The IRC in Salt Lake City is a unique player in Utah’s digital inclusion community. Because refugees often arrive in the U.S. with limited exposure to technology, the IRC has responded to these needs by crafting programming across all components of connection—from assisting clients with accessing subscriptions and devices to hosting language-specific digital parenting classes. As the pandemic threw a spotlight on Utah’s digital divide, the IRC in Salt Lake City identified an opportunity to lend its expertise to assist community members—ranging from private partners, like Google Fiber, to public partners, like the Utah Library Association (ULA)—in crafting inclusive and responsive policies.

In partnership with the Utah State Board of Education (USBE), Utah Communities Connect (UCC), the Division of Indian Affairs (DIA), the Utah Rural Telecom Association (URTA), and many others, the IRC drafted the Utah Broadband ACCESS Initiative. This Initiative outlines four solutions for bridging Utah’s digital divide, ranging from increasing broadband subscription subsidies to expanding digital learning opportunities for adult learners. The Initiative received support from the Governor’s Rural Partnership Board, which was chaired by Lt. Governor (now Governor) Cox at the time.

In partnership with UCC, a coalition of many public and private organizations engaged in digital inclusion work, the IRC drafted the second solution: “State Broadband Adoption Coordination and Strategies,” which included recommendations for a digital inclusion-focused staff member at the Utah State Library Division (USLD) and a grant program to support local digital inclusion initiatives such as device refurbishment ecosystems, 1:1 digital literacy and train-the-trainer programs, and efforts to increase internet access points at multi-dwelling units (MDUs). This recommendation was also included in the Cox Transition Team’s Agency Review for the Department of Heritage and Arts, which describes the recommended priorities of the agency for the incoming administration. The solution “State Broadband Adoption and Coordination Strategies” also recommended the creation of a statewide digital equity plan, to ensure streamlined consideration of digital access considerations across agencies, programming and broadband policy.

The Utah State Board of Education submitted a business case requesting funds for the additional position in USLD and grant program to the Public Education Appropriations Subcommittee. IRC supported the request via letters of support and conversations with lawmakers. Many community partners—including United Way of Salt Lake, YWCA Utah, AARP Utah, BitStream, Google Fiber, Chamber West, Catholic Community Services of Utah, and others—demonstrated their commitment to digital equity by signing onto letters of support. The request was listed as the number two item on the Subcommittee’s list “Recommended Use of Federal Funds.” USBE is currently working with USLD to secure federal funds for the requested position. The IRC is optimistic that the State Library Division’s capacity to support digital inclusion efforts will be expanded via this request.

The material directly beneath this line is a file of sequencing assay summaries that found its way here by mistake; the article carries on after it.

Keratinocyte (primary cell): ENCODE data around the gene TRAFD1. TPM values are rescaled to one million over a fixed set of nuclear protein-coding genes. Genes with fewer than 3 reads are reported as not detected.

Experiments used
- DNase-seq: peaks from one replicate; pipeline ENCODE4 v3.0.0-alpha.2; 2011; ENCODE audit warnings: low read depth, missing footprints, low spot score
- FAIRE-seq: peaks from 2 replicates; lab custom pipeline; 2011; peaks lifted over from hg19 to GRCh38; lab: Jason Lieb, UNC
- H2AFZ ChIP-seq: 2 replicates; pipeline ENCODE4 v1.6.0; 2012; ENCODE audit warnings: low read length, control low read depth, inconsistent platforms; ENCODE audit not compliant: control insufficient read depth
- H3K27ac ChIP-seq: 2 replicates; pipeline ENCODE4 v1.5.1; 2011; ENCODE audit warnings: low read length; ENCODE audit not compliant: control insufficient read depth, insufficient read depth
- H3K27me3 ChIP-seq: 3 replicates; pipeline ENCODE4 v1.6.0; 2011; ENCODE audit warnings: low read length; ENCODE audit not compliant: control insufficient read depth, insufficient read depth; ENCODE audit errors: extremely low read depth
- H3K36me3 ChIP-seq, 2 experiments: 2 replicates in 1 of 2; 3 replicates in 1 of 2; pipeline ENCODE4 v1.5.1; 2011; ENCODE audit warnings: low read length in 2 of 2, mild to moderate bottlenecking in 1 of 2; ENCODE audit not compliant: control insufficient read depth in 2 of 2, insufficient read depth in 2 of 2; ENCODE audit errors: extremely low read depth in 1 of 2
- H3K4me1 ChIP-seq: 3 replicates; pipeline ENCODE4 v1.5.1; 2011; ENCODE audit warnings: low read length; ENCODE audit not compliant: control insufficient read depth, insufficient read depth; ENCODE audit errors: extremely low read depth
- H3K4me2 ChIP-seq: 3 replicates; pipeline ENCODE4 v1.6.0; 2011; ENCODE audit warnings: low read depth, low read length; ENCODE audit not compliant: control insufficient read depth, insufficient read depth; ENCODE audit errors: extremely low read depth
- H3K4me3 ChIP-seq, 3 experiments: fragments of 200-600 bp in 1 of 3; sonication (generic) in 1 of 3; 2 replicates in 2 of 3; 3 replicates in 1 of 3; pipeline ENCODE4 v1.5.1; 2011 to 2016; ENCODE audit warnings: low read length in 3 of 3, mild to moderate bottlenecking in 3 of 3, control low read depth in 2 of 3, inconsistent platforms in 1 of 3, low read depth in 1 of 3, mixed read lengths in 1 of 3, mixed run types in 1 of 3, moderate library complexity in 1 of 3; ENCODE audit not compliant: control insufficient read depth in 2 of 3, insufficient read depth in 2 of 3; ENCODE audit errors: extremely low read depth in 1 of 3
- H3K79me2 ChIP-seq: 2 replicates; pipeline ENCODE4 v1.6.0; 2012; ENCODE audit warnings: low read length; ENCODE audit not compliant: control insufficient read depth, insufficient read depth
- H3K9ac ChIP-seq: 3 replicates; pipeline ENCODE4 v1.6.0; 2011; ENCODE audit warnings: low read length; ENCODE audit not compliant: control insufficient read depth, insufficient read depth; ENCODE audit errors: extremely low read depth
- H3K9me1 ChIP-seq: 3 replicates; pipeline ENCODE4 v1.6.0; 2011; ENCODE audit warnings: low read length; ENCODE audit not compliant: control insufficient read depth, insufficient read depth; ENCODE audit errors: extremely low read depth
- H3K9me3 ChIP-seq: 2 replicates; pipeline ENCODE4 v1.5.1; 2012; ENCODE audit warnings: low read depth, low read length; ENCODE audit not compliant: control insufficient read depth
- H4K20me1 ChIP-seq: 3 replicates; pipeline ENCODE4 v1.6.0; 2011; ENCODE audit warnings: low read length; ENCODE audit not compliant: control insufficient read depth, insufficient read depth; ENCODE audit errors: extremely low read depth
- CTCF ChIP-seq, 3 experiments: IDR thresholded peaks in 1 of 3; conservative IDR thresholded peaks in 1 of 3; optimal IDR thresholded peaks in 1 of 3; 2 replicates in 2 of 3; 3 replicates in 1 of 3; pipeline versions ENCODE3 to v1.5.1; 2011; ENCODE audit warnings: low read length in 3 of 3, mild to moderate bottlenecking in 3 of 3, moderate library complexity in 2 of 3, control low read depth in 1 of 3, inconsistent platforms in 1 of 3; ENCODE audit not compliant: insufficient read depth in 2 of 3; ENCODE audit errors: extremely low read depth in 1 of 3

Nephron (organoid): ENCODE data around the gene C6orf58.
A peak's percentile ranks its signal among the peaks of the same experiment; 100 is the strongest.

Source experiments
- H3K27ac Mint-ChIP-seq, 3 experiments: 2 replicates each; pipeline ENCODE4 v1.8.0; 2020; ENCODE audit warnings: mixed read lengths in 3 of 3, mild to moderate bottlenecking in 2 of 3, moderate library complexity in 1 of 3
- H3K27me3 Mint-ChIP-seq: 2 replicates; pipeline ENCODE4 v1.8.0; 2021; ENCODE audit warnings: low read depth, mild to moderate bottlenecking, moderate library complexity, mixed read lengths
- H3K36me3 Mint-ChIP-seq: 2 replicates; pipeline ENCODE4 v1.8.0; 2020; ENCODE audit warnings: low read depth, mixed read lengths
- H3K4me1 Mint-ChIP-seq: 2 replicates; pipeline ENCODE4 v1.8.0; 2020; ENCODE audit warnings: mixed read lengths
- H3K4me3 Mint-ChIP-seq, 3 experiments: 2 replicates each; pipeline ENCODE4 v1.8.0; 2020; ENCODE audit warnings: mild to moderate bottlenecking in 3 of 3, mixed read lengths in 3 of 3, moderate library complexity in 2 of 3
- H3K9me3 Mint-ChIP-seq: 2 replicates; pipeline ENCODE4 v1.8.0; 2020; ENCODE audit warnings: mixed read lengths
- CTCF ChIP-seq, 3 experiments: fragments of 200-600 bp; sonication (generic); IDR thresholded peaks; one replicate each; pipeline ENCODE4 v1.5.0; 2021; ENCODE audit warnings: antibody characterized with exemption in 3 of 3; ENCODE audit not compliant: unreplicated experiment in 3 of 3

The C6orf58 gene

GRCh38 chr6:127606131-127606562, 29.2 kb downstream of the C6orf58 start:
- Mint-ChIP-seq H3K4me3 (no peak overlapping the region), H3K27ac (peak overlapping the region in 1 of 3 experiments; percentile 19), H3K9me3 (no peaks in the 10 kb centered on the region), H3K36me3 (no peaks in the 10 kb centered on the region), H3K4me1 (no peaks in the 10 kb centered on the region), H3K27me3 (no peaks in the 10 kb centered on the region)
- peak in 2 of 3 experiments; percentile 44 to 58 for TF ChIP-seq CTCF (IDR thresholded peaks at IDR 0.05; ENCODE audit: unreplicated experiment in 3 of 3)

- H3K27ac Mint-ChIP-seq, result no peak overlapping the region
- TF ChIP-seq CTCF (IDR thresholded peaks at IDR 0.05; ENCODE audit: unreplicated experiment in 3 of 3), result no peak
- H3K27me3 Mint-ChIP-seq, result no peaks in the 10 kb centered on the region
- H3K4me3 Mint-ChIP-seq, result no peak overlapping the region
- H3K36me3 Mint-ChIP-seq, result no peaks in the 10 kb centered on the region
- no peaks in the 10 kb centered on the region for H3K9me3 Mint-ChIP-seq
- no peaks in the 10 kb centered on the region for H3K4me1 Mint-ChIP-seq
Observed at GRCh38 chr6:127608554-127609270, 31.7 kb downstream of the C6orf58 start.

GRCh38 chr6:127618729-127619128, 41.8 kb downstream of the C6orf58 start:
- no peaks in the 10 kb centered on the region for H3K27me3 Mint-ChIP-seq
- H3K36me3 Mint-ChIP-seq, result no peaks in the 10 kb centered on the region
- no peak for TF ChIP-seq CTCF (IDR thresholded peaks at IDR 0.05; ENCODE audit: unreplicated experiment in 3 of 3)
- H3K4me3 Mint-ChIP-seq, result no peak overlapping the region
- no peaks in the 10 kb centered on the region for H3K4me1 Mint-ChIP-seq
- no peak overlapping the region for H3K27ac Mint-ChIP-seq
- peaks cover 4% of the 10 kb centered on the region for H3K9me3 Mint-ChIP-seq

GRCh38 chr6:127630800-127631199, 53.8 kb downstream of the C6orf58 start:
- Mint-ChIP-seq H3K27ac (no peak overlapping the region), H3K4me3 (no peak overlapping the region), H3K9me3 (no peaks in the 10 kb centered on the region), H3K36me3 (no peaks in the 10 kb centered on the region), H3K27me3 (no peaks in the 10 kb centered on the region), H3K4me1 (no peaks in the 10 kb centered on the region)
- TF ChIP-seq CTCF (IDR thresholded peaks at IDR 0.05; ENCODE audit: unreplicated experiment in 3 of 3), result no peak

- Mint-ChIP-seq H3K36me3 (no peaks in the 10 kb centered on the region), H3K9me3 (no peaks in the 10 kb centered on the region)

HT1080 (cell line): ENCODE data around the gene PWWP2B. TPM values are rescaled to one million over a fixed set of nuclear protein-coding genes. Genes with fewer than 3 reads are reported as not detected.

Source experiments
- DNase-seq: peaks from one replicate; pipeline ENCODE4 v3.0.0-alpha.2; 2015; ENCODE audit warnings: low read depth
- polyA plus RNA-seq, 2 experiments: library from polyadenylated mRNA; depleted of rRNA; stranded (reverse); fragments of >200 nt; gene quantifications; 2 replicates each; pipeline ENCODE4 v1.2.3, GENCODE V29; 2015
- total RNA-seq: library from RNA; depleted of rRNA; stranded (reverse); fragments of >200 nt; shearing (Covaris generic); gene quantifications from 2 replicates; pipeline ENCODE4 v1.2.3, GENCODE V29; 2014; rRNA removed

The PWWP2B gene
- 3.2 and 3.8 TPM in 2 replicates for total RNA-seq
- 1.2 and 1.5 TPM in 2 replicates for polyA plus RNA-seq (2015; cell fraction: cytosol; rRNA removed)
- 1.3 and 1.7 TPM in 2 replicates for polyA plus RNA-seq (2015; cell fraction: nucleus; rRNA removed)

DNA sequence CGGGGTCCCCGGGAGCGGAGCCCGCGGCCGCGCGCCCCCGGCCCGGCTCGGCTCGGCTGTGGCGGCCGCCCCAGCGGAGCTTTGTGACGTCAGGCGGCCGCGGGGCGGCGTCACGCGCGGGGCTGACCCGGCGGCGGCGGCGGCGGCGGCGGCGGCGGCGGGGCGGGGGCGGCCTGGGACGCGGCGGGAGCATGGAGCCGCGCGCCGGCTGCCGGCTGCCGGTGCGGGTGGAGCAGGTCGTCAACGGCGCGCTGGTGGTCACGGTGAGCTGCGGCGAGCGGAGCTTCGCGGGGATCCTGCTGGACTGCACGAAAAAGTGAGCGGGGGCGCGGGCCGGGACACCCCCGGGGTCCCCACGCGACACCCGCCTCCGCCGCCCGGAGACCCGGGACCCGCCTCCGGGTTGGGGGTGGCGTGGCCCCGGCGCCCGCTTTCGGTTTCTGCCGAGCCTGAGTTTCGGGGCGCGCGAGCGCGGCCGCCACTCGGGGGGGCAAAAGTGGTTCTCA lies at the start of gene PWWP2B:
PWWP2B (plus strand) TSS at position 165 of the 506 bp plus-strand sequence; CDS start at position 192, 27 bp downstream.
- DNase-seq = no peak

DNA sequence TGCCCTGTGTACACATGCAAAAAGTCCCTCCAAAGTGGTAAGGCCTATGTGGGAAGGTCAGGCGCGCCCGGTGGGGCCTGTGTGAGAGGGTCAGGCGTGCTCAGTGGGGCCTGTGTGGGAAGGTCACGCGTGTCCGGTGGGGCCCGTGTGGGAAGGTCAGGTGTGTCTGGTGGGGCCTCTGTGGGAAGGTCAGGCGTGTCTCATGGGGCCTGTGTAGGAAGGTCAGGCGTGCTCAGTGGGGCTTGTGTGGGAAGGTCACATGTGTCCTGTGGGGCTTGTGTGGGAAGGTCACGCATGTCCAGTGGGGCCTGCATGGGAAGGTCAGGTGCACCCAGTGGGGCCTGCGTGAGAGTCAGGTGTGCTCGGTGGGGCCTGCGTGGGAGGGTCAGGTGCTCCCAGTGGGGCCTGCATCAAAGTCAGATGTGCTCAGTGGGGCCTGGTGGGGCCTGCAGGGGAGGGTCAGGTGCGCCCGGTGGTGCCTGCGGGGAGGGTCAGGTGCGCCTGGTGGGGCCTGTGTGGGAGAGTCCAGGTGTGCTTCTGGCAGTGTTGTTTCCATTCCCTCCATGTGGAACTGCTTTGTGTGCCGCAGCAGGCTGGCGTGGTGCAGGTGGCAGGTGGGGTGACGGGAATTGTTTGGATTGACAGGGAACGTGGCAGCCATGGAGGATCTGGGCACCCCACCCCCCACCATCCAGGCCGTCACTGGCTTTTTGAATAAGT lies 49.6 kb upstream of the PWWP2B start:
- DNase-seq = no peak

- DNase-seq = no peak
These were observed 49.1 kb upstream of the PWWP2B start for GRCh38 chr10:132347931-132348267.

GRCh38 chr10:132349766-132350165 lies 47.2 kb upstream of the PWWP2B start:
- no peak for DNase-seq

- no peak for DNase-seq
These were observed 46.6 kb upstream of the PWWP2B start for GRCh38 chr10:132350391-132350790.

Finally, the Initiative’s recommendation for a “statewide digital connectivity plan” was codified in H.B. 348, “Economic Development Amendments.” The IRC plans to work closely with the Utah Broadband Outreach Center and Utah Communities Connect to ensure the needs and contributions of Utah’s refugee communities are reflected in the forthcoming plan.

Issue Areas: Food Security, Health, and Language Access

Similar to IRC’s work in the field of digital inclusion, the IRC in Salt Lake City has developed robust food security programming—from New Roots to Spice Kitchen Incubator. To ensure Utah’s policy regarding food security adequately reflects Utah’s refugee communities, the IRC in Salt Lake City worked to ensure “one individual who works with a refugee or an immigrant community;” was included in S.B. 141’s Food Security Task Force. The IRC supported Senate Bill (S.B.) 141, which has been signed by the Governor, via letters of support to key committees.

The IRC in Salt Lake City also supported a request to fully fund the Health Clinic of Salt Lake, one of two public health clinics in Utah that conduct refugee health screenings. After providing testimony to the Social Services Appropriations Subcommittee, describing the services the clinic provides to refugees resettled in Utah, and otherwise communicating with lawmakers, $775,000 in ongoing and $250,000 in one-time monies was appropriated to sustain the Clinic by Executive Appropriations during the final days of the Session. This funding will ensure culturally competent medical professionals with knowledge of refugee experiences can continue to serve IRC clients.

Finally, the IRC supported the passage of S.B. 214 through communications with individual legislators, which eliminated procedural barriers for governmental translation and interpretation services.

Take Action With Us

The IRC in Salt Lake City plans to continue its efforts to ensure refugee representation in the Utah Legislature—and we hope you will join us in our efforts. To stay apprised of our federal and state advocacy opportunities, text RESCUE to 40649 or visit Rescue.org/TakeAction.